Huge hardbacks! They’re heavy and they don’t fit on my shelves- so I usually wait for the much smaller and accessible paperback version to come out so my arm doesn’t ache too much and they fit on my shelf lovely.

NOPE. trope: a trope that makes you go NOPE

Insta-love. Love traingles (here’s looking at you Twilight). Characters making terrible decisions….

NOPE. recommendation: a book recommendation that is constantly pushed at  you, that you simply refuse to read.

Anything by John Green- I’ve read two of his books now and I don’t see the appeal, so if anyone recommends me a John Green book there is a very high chance I won’t read it!

NOPE. cliche: a cliche or writing pet peeve that always makes you roll your eyes

Insta-love, love triangles, cheating! I’m a romantic and I hate the whole insta-love thing where the female character falls in love with the male character (who turns out to not be good for her). There are some exceptions obviously.

I hate it when characters cheat though- it makes me doubt their relationship.

NOPE. love interest: the love interest that’s not worthy being one.

Edward Cullen- don’t get me wrong I love Twilight because of the nostalgia it brings me, but he’s a creep, he’s dangerous, and the more he pushes Bella away the more she wants him. Oh, and he’s a vampire but it’s not like he mentions that or anything…

NOPE. book: a book that shouldn’t have existed

The Fault in Our Stars- it uses cancer as a way to create a romance. Also the male protagonist is so arrogant and, yeah- I didn’t take to it at all.

NOPE. villain: a villain you would hate to cross

Related image

Professor James Moriarty is evil because he’s clever and you definitely wouldn’t want to cross him!

NOPE. death: a character death that still haunts you

Fred Weasley 😦
Out of all of the character deaths in Harry Potter and the Deathly Hallows, it is Fred’s death that hurts the most. The Weasley twins are my favourites and I can’t imagine them being separated so yes


NOPE. author: an author you had a bad experience reading for and decided to quit.

John Green.


Book Review: The White Queen by Philippa Gregory 

Read between: 1st- 6th September.

Format: Paperback

Published: 2009

Publisher: Simon & Schuster.

Synopsis: 1464. Cousin is at war with cousin, as the houses of York and Lancaster tear themselves apart….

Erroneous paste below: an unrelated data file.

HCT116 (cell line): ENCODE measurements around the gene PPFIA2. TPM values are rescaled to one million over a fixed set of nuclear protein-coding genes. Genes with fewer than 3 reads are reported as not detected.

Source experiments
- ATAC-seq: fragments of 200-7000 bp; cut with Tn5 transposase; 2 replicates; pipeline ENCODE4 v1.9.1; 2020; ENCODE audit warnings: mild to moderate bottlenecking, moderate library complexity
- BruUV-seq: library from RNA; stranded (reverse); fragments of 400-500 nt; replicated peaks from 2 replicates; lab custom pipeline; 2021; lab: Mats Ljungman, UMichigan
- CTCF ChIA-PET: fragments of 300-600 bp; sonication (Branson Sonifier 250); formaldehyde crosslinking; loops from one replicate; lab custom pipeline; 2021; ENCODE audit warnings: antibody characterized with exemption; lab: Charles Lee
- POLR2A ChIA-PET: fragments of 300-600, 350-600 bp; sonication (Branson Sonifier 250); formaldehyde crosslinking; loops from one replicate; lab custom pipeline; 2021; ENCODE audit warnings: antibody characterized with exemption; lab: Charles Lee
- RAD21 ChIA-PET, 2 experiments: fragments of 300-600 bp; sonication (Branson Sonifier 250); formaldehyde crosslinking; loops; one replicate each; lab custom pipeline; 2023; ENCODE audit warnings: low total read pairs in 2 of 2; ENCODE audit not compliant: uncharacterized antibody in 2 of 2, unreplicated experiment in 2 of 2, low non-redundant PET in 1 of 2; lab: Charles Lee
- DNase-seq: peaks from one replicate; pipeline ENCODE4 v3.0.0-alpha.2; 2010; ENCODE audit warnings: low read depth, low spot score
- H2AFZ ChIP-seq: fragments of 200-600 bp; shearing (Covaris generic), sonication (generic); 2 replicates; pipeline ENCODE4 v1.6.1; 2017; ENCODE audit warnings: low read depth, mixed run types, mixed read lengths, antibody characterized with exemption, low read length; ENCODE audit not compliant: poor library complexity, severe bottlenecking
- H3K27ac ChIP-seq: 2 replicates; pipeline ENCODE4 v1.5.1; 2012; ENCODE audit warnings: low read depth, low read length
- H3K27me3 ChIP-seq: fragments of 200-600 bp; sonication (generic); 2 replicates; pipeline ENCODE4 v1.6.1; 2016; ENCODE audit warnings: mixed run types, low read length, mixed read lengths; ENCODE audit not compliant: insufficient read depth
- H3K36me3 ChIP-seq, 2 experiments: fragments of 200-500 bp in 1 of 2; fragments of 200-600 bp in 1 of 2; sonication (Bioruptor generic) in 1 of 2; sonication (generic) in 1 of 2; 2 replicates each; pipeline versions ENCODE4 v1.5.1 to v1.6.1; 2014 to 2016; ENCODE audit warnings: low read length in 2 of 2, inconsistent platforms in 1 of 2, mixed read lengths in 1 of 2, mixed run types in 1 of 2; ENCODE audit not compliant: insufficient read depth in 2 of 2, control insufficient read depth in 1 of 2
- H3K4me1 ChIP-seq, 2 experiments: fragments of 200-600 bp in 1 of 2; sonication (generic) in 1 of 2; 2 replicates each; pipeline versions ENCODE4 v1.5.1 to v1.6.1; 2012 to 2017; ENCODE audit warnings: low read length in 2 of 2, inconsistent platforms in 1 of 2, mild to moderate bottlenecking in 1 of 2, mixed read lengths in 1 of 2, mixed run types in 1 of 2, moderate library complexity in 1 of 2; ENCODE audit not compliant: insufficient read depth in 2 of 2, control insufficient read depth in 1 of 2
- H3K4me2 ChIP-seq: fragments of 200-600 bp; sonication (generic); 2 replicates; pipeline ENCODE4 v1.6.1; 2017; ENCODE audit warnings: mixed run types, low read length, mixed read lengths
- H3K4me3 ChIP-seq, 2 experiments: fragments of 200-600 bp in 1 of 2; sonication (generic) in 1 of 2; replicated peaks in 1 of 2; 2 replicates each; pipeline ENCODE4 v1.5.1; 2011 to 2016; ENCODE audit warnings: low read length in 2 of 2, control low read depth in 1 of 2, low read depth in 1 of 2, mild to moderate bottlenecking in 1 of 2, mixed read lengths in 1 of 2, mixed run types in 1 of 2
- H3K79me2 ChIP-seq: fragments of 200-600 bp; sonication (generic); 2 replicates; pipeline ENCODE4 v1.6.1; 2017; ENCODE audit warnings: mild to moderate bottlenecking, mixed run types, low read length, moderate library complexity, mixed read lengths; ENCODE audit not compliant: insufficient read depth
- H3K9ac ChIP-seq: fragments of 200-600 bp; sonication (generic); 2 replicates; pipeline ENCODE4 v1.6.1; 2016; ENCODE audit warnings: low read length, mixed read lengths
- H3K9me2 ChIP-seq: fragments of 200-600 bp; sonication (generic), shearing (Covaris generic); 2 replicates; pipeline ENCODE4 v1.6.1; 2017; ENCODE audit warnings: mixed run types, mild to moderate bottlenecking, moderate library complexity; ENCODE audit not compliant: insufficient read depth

And Elizabeth Woodville, a young Lancaster an widow, armed only with her beauty and her steely determination, seduces and marries the charismatic warrior king, Edward IV of York.

Crowned Queen of England, surrounded by conflict, betrayal and murder, Elizabeth rises to the demands of her position, fighting tenaciously for her family’s survival. Most of all she must defend her two sons, who become the central figures in a mystery that has confounded historians for centuries: the missing Princes in the Tower.

Set amid the tumult and intrigue of the Wars of the Roses, this is the first of a stunning new series, in which internationally bestselling author Philippa Gregory brings the extraordinary drama to vivid life through the women- beginning with Elizabeth Woodville, the White Queen.

Rating: ⭐ ⭐ ⭐ ⭐ 

Review: Although this is the first book on the series, I’m reading them in chronological order so in that case it’s the second. 

Elizabeth Woodville, a widow, manages to win the heart of King Edward IV- just as her mother Jacquetta foretold. A secret marriage leads her to become Queen and that’s where the story starts- in my eyes anyway.

This is admit the ongoing ‘War of the Roses’- there is rivalry between brothers, rumours and betrayal. Is it all too much for her to deal with? After all, Elizabeth may have been bought up around royalty but she wasn’t born into it- unlike her husband.

The House of York features a lot more in this book, obviously, but I likes it because I felt that George, Duke of Clarence and Richard, Duke of Gloucester’s (later Richard III) characters were much more padded out.

Even though in Elizabeth’s eyes they are villains after her husband’s crown.

I think the most interesting part of the story was Gregory’s take on the mystery of the Princes in the Tower. Did Richard kill them to get the crown?

What happened to young Prince Edward? In the book, Price Richard is hidden away from his uncle so doesn’t suffer the same fate as his brother.

The only part that was a  bit weird was when Elizabeth’s oldest daughter, Elizabeth, wants to marry her uncle- Richard III- because she believes he loves her and she loves him.

Bit odd- pretty sure even that wouldn’t have been allowed at that time!

Still- it was such an interesting story and I really enjoyed it!

4/5 stars

Thanks for reading!

~ Katie